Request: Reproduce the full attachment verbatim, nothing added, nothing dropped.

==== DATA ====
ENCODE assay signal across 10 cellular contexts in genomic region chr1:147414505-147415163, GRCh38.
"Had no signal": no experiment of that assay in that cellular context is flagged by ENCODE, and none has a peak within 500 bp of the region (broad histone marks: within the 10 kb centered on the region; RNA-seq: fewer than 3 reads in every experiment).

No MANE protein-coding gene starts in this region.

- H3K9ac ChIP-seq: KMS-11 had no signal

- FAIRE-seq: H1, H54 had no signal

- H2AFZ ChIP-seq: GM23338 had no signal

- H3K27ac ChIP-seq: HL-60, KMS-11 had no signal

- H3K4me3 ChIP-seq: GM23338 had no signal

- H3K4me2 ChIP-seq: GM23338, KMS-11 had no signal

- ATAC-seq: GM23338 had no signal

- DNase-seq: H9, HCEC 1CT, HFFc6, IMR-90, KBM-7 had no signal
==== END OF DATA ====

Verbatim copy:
ENCODE assay signal across 10 cellular contexts in genomic region chr1:147414505-147415163, GRCh38.
"Had no signal": no experiment of that assay in that cellular context is flagged by ENCODE, and none has a peak within 500 bp of the region (broad histone marks: within the 10 kb centered on the region; RNA-seq: fewer than 3 reads in every experiment).

No MANE protein-coding gene starts in this region.

- H3K9ac ChIP-seq: KMS-11 had no signal

- FAIRE-seq: H1, H54 had no signal

- H2AFZ ChIP-seq: GM23338 had no signal

- H3K27ac ChIP-seq: HL-60, KMS-11 had no signal

- H3K4me3 ChIP-seq: GM23338 had no signal

- H3K4me2 ChIP-seq: GM23338, KMS-11 had no signal

- ATAC-seq: GM23338 had no signal

- DNase-seq: H9, HCEC 1CT, HFFc6, IMR-90, KBM-7 had no signal